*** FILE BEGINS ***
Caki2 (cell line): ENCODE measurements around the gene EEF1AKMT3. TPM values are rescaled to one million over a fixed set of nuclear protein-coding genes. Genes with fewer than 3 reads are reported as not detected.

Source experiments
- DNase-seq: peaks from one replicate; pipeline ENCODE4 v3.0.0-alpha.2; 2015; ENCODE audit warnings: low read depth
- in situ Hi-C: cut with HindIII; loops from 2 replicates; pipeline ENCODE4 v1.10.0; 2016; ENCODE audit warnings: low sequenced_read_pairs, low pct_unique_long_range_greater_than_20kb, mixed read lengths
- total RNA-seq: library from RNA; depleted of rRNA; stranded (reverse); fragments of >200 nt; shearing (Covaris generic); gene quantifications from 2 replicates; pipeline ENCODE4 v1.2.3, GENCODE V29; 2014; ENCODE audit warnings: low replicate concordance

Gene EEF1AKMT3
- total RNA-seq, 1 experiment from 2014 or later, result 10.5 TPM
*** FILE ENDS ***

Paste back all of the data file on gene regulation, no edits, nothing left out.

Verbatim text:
Caki2 (cell line): ENCODE measurements around the gene EEF1AKMT3. TPM values are rescaled to one million over a fixed set of nuclear protein-coding genes. Genes with fewer than 3 reads are reported as not detected.

Source experiments
- DNase-seq: peaks from one replicate; pipeline ENCODE4 v3.0.0-alpha.2; 2015; ENCODE audit warnings: low read depth
- in situ Hi-C: cut with HindIII; loops from 2 replicates; pipeline ENCODE4 v1.10.0; 2016; ENCODE audit warnings: low sequenced_read_pairs, low pct_unique_long_range_greater_than_20kb, mixed read lengths
- total RNA-seq: library from RNA; depleted of rRNA; stranded (reverse); fragments of >200 nt; shearing (Covaris generic); gene quantifications from 2 replicates; pipeline ENCODE4 v1.2.3, GENCODE V29; 2014; ENCODE audit warnings: low replicate concordance

Gene EEF1AKMT3
- total RNA-seq, 1 experiment from 2014 or later, result 10.5 TPM